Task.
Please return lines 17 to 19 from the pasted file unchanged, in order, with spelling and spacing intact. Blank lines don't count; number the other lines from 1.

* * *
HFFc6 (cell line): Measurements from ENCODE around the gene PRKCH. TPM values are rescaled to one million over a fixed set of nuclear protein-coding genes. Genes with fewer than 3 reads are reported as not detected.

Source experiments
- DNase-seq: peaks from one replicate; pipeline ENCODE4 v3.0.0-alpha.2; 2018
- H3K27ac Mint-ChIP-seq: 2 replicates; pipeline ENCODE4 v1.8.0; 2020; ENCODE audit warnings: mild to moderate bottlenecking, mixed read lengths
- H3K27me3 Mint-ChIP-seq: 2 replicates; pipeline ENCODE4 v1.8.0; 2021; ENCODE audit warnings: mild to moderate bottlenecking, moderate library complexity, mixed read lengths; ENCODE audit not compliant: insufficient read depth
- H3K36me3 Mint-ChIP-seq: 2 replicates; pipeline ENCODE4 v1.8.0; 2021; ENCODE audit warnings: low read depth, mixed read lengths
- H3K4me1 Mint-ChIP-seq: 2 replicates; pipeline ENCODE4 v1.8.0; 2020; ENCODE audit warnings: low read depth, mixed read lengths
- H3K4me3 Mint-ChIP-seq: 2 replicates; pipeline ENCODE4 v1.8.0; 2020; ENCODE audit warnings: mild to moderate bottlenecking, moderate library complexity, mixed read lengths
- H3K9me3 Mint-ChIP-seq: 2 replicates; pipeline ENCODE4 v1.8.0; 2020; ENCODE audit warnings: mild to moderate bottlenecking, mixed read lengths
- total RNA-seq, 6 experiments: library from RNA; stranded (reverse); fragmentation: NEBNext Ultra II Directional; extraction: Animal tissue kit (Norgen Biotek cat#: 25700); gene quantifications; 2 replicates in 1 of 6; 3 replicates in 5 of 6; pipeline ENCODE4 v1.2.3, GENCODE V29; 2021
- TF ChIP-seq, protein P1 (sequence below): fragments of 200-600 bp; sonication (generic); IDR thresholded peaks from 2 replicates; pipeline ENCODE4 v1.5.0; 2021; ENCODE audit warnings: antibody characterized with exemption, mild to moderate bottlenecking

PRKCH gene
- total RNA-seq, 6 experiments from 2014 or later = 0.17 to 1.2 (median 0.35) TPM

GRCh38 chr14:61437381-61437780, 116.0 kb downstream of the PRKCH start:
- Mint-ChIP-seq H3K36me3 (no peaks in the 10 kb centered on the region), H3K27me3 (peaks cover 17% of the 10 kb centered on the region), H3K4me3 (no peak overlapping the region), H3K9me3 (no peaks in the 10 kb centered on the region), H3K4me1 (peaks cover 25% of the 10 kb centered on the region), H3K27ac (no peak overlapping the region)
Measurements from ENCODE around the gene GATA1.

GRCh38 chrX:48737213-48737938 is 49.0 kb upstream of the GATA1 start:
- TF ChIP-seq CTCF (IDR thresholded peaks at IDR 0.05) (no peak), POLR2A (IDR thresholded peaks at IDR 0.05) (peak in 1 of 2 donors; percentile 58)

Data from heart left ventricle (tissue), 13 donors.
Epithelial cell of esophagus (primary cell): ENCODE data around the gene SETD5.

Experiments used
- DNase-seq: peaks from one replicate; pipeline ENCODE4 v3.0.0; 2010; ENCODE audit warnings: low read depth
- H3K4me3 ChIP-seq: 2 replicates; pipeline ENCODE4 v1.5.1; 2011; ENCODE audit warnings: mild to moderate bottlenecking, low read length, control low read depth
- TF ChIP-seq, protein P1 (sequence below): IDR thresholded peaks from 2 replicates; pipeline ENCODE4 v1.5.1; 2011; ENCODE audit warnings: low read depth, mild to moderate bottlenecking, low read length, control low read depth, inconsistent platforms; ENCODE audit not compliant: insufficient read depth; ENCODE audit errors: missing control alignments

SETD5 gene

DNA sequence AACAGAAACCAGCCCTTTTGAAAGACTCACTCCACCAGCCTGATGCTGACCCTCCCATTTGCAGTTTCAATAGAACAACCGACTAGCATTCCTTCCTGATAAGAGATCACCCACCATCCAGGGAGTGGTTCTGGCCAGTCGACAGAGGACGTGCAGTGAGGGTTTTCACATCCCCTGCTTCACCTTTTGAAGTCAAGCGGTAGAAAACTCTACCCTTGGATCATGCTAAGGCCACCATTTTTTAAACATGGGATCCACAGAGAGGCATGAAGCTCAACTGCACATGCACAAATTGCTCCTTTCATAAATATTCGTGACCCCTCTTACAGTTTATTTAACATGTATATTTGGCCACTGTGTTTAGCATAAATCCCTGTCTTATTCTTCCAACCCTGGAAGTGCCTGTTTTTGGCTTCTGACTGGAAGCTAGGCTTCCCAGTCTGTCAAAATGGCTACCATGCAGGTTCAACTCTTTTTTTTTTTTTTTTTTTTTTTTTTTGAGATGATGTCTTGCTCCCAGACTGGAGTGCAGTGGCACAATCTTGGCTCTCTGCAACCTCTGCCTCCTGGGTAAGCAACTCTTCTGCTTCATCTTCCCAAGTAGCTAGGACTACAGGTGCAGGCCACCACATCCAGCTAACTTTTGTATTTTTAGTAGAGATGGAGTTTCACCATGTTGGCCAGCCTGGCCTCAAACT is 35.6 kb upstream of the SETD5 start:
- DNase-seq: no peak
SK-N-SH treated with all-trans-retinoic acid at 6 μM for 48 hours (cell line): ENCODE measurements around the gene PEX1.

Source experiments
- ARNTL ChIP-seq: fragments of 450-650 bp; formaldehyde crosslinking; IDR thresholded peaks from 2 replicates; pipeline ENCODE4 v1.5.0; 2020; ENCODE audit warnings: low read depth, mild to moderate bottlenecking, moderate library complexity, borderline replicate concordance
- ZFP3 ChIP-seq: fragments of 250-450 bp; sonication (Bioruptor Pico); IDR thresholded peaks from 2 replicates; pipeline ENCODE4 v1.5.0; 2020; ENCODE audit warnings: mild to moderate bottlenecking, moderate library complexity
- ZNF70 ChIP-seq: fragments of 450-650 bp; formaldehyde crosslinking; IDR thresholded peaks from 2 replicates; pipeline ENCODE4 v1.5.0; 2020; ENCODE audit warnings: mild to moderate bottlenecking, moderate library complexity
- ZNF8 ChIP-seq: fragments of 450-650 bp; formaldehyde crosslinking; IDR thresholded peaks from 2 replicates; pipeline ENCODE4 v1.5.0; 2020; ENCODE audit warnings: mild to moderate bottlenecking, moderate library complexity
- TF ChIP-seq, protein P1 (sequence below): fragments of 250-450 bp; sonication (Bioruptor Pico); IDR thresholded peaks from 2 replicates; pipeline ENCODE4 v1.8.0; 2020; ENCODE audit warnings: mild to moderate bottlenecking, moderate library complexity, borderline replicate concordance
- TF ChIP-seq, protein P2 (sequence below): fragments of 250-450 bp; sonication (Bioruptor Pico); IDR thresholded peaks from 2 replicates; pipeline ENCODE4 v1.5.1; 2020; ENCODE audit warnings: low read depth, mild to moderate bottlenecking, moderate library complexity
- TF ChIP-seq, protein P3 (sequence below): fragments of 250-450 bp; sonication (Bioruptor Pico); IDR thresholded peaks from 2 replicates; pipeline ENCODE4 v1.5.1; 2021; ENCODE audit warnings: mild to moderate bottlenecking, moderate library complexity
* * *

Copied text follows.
GRCh38 chrX:48737213-48737938 is 49.0 kb upstream of the GATA1 start:
- TF ChIP-seq CTCF (IDR thresholded peaks at IDR 0.05) (no peak), POLR2A (IDR thresholded peaks at IDR 0.05) (peak in 1 of 2 donors; percentile 58)

Data from heart left ventricle (tissue), 13 donors.